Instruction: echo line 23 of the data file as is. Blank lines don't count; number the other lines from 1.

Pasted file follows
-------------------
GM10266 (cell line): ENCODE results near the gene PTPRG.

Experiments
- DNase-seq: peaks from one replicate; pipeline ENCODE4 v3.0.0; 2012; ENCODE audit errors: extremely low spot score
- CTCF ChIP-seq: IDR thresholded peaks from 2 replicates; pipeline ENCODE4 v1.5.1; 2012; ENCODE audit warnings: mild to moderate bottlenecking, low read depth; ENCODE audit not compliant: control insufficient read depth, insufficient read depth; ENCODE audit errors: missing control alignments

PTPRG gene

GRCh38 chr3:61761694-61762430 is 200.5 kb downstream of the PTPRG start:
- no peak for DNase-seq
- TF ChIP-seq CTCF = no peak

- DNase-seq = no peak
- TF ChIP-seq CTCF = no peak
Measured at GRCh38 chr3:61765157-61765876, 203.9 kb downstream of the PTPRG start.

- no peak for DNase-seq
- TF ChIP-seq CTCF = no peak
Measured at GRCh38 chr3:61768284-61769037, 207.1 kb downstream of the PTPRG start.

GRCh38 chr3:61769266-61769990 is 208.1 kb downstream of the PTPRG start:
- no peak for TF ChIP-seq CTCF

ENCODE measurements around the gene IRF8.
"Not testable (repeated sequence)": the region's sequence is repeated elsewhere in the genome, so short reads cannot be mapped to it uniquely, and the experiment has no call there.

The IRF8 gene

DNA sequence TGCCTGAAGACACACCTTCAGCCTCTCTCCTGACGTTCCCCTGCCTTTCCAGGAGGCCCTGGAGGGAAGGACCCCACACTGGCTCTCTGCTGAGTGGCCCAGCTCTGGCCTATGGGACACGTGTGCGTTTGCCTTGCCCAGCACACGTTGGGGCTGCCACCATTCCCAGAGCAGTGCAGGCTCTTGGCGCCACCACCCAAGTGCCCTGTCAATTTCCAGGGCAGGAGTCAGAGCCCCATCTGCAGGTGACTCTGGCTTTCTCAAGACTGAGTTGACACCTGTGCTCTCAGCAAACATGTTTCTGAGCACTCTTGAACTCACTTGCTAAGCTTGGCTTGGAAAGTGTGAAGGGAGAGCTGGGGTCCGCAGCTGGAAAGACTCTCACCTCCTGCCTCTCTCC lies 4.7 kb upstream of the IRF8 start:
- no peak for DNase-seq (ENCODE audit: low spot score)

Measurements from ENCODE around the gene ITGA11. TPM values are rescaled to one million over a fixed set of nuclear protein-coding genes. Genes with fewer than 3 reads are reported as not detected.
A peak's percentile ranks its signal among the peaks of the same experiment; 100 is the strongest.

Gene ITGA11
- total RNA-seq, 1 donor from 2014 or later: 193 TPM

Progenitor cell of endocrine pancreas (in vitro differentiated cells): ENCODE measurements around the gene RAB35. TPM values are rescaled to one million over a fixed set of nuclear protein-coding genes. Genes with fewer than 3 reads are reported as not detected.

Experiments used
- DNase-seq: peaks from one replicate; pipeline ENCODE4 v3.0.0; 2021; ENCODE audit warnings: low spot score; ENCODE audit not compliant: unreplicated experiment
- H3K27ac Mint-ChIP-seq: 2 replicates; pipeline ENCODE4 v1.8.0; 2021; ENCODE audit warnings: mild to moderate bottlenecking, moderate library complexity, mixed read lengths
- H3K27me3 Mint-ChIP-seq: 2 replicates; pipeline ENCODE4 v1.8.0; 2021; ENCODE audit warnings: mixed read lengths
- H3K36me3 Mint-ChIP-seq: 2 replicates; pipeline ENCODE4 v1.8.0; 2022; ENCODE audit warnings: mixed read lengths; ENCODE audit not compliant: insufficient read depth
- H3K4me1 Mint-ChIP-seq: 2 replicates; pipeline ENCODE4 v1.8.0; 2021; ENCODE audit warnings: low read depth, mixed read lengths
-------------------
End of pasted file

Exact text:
A peak's percentile ranks its signal among the peaks of the same experiment; 100 is the strongest.